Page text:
Abigail Adams was an articulate woman who had a tremendous influence on people. Through the letters she wrote to her son and husband, she became an influential woman. She was clever enough to not mention her husband's name in the letters, but she did say "my friend". Since his name wasn't on the letter, it was impossible to say that she was giving him information. Abigail Adams was so intelligent and influential, that we can still see her letters in the history books. She was vocal about issues surrounding slavery, female equality, and taxation.
Abigail Adams' letter addressed to John Quincy Adams, her son who would become President of the United States, is filled with encouragement and comfort for him. She also addresses his concerns about the dangers that he might face while traveling abroad to France as a diplomat from the United States. Her son is reassured and encouraged by her to take full advantage of this opportunity, which will be a great benefit. He will be able to expand his mind and gain wisdom by being a witness to the difficulties he will encounter and learn from. She appeals to the emotions and logic of her audience by using imagery, allusion and imagery. Adams communicates her determination to help her son experience the value of experiences while on his travels. Adams also maintains a positive tone and is persistent.
Adams begins her letter acknowledging that John Quincy Adams was reluctant to embark on the long and crucial voyage with his brother and father because of the "enemies and the dangers that the sea" he might encounter along the way. She quickly contradicts the notion and reminds her son she wouldn't have "readily accepted" her advice to travel if she didn’t believe he would enjoy the experience. She can demonstrate her ability to use allusion when she explains how he will benefit from the travel experiences that he will have. When she recalls an author who represents the "traveler along a river", and how it will flow, she is able to describe his journey. She suggested to her son that he should make the most of this trip in order to enrich his mind and expand upon what he sees. Adamas can inspire confidence in her son through her example of Cicero, the hardships of being "roused and kindled by the tyranny Catiline, Verres and Mark Antony", and was able ultimately to succeed. This gave Adamas the assurance that his decision to embark on this journey was not a mistake, but a chance for growth.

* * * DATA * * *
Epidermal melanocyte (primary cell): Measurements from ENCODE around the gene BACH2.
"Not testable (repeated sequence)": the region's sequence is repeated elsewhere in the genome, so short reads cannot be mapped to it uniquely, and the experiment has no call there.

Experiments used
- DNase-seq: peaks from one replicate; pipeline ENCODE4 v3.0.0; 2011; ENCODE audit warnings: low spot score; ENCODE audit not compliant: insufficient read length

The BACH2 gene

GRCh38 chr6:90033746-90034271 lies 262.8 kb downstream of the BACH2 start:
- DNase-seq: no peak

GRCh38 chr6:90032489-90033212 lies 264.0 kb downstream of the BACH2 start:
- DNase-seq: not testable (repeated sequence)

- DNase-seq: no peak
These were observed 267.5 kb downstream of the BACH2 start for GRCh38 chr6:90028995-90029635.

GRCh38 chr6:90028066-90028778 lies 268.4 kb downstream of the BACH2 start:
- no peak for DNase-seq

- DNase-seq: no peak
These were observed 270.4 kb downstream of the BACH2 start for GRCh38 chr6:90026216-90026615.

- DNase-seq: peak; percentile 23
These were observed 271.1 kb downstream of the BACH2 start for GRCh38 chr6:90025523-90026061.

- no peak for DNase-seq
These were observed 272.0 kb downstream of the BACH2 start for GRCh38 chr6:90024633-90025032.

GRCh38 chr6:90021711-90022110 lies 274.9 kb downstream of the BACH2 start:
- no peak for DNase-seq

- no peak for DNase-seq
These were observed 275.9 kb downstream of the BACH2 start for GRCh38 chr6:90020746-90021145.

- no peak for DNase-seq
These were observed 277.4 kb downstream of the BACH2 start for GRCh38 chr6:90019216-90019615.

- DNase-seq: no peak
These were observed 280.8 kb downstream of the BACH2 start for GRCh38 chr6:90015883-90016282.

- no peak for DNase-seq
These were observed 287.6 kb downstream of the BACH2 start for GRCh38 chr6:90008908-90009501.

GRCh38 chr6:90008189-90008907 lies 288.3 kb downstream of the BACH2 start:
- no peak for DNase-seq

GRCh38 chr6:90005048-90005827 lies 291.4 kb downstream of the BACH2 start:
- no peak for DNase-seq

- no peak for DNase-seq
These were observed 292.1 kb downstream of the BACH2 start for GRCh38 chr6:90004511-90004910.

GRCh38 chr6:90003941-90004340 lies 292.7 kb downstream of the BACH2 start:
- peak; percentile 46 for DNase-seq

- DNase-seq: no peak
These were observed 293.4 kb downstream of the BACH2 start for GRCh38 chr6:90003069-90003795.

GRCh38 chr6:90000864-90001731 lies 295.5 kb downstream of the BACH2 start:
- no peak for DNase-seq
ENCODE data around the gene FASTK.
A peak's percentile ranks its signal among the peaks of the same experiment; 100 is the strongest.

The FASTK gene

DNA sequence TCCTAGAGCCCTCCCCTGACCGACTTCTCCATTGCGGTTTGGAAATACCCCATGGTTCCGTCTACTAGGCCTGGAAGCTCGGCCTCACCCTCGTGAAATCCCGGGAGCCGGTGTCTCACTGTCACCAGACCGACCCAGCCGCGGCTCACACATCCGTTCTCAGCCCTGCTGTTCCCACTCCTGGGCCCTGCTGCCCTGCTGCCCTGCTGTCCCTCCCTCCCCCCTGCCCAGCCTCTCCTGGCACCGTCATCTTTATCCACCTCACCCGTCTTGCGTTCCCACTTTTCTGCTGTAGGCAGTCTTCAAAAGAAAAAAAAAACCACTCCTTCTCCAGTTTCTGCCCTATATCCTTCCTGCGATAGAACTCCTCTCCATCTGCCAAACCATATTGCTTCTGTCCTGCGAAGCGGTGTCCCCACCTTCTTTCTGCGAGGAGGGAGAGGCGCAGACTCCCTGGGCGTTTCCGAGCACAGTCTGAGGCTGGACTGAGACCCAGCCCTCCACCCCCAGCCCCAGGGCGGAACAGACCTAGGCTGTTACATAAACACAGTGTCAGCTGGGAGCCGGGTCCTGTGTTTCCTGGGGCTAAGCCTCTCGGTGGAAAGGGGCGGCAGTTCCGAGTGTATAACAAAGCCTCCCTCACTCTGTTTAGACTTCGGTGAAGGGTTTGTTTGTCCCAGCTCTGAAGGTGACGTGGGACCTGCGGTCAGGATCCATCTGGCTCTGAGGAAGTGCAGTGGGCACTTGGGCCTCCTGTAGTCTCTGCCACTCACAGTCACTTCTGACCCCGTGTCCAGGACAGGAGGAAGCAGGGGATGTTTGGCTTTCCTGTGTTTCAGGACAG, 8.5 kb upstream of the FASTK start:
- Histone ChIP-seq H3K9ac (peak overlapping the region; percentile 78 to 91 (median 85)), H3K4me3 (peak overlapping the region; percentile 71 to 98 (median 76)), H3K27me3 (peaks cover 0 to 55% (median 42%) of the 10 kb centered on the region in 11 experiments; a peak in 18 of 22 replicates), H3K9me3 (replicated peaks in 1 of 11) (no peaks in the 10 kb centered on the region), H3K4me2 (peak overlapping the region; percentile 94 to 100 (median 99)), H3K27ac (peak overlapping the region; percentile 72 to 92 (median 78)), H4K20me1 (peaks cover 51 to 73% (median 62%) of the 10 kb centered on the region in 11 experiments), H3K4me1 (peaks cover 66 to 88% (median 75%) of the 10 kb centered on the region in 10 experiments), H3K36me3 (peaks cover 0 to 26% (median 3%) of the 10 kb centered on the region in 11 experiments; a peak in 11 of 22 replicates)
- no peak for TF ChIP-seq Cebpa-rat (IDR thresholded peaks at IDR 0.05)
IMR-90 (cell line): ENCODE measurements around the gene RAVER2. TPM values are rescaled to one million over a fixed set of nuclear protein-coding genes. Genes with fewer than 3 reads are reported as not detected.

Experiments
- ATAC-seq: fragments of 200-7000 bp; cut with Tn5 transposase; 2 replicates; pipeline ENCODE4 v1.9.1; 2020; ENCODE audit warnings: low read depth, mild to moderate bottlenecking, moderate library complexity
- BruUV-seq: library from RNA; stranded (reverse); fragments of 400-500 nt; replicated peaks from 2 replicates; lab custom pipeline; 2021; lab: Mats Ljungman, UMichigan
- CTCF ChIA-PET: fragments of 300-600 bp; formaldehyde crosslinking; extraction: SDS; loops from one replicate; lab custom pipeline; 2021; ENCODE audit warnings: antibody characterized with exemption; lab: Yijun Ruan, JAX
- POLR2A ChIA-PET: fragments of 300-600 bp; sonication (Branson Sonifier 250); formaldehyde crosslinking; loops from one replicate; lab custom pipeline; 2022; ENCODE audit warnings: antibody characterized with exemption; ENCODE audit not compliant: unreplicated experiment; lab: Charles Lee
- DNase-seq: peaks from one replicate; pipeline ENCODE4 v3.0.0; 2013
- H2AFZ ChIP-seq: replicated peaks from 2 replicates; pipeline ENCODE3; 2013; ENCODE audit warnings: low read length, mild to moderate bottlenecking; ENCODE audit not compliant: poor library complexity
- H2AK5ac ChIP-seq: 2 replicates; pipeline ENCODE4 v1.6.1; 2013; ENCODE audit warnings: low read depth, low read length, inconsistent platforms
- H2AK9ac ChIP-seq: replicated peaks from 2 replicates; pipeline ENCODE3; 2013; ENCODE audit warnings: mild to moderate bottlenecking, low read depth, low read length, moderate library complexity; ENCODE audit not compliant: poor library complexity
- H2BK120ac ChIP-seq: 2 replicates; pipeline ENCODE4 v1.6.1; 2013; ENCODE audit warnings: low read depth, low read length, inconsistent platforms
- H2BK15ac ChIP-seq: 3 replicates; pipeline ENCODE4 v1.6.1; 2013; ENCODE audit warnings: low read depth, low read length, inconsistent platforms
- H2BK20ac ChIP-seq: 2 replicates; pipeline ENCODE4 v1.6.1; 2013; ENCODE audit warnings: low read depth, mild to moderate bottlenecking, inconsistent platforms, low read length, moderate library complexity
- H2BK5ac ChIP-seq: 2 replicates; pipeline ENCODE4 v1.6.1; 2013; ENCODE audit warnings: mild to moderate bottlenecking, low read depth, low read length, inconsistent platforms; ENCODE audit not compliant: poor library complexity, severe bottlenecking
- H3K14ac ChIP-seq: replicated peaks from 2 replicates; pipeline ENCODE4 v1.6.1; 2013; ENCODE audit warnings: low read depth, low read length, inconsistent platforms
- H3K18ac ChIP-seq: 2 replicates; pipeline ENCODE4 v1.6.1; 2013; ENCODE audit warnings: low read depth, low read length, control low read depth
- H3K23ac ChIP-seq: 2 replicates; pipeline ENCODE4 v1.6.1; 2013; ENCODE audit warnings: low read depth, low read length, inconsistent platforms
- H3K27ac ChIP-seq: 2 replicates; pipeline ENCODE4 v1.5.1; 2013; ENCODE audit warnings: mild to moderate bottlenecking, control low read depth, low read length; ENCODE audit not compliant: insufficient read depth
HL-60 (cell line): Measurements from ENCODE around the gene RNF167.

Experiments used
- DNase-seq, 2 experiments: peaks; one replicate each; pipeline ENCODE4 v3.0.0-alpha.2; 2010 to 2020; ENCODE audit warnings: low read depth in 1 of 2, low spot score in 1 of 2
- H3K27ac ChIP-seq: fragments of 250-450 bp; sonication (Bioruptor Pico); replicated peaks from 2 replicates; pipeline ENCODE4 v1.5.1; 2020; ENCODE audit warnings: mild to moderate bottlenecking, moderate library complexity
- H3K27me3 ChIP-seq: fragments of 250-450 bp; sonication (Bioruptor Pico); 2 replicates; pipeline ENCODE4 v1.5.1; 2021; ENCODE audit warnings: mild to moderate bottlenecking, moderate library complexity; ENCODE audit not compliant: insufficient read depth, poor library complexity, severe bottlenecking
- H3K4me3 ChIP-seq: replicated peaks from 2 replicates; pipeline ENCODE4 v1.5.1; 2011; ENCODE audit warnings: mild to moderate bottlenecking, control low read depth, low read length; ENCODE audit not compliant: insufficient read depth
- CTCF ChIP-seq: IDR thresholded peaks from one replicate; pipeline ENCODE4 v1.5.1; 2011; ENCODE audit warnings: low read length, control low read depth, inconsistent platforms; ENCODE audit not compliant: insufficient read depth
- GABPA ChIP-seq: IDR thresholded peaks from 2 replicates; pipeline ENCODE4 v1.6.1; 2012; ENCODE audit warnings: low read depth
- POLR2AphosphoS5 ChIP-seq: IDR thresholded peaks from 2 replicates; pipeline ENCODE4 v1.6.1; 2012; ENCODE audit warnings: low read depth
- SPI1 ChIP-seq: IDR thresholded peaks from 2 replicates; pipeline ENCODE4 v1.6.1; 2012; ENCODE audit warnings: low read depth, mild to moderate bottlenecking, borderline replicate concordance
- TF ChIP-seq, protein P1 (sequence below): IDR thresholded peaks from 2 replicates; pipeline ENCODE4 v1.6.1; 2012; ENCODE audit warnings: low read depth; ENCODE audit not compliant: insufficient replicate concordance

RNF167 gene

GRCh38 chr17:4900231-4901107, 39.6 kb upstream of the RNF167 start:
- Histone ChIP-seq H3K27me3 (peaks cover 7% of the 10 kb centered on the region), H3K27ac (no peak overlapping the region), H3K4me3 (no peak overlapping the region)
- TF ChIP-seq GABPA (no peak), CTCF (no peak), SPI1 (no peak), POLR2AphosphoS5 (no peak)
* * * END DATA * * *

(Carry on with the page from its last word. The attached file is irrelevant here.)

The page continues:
By boosting her son's self-esteem, informing him about what she expects of him on this trip and helping him spread his ideas to improve the country, she is able to convince him that he did not make a mistake in embarking on this diplomatic mission. He being "an eyewitness to these calamities" during his father's journey. These calamities are "War, Tyranny, and Desolation" in his country and the countries he will visit. Abigail sees the potential of her son to have a bright future and makes it clear that he is learning from his journey. "To owe your existence to a people who have made a glorious defense for their invaded liberties." He is convinced by her that these benefits are possible "under the attentive eye of a tender parent" and to pay attention to his surroundings to learn from them. This will enable him to learn and grow in the future.
Her use of a maternal tone towards her son throughout her letter gives credibility to her argument. She opens the letter by writing "My dear Son" and reassuring him about his fears. She also expresses concern for his safety, saying that she "should not have urged you to join your father and brother when it appeared that you were so averse towards the voyage". If she hadn't known that he would make the most of this opportunity to her advantage. He is able to feel better about his hesitation when she assures him that she doesn't expect him to disappoint her and that he will take advantage of the new opportunities. Adams convinces her son to feel pride and duty by telling him that he will not only benefit greatly, but also have the opportunity to bring honor and benefits to his country. By aligning herself with her son’s values and devotion, she then adds that this will also "render you parents supremely Happy". This will create a sense of joy for her son to be proud of his parents, particularly his mother, by following her advice. He will be able to benefit greatly from his experience, whether it's dangerous or just learning.
Abigail Adams wrote John Quincy Adams a letter in which she conveyed her determination to help him learn more through the new experiences that he will have along his journey. To ease his mind, she can use her mother's advantage. He will be able to learn from everything he sees, and how these events will help him grow with the knowledge he has gained through his travels.
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